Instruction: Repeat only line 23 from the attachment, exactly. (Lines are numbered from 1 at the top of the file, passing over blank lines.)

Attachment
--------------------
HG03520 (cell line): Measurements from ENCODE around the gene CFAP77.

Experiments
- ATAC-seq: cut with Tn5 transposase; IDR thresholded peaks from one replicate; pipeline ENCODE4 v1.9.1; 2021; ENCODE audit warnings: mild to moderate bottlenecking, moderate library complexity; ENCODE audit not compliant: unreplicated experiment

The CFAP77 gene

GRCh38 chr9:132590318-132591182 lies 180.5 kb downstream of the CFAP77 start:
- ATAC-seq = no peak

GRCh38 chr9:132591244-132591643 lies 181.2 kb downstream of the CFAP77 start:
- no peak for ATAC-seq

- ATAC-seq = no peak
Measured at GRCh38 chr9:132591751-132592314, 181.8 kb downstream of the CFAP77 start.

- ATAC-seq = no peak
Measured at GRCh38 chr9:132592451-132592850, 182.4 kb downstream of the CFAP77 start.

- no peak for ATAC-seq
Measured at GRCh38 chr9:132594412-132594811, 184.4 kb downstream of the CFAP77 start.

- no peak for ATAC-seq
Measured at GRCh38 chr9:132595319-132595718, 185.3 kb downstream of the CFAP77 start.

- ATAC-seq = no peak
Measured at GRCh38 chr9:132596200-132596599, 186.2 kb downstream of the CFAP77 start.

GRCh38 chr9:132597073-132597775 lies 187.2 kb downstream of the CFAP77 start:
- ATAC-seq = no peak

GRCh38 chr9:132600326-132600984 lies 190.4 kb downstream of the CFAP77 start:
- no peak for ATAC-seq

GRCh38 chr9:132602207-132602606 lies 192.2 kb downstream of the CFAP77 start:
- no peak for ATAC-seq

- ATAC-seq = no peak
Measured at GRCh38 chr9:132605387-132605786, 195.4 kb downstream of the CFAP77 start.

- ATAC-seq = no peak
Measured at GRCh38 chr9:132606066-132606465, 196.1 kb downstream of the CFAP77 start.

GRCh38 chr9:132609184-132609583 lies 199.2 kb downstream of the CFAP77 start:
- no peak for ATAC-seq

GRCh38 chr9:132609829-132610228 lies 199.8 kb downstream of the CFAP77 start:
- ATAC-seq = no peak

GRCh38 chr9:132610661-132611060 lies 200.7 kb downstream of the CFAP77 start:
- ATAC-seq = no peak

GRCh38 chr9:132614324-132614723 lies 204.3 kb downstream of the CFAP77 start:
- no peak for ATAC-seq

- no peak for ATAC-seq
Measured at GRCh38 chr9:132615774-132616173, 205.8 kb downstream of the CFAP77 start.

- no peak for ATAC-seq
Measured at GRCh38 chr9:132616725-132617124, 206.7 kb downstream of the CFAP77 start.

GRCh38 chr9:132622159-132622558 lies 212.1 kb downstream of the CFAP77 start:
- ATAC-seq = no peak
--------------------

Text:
GRCh38 chr9:132602207-132602606 lies 192.2 kb downstream of the CFAP77 start: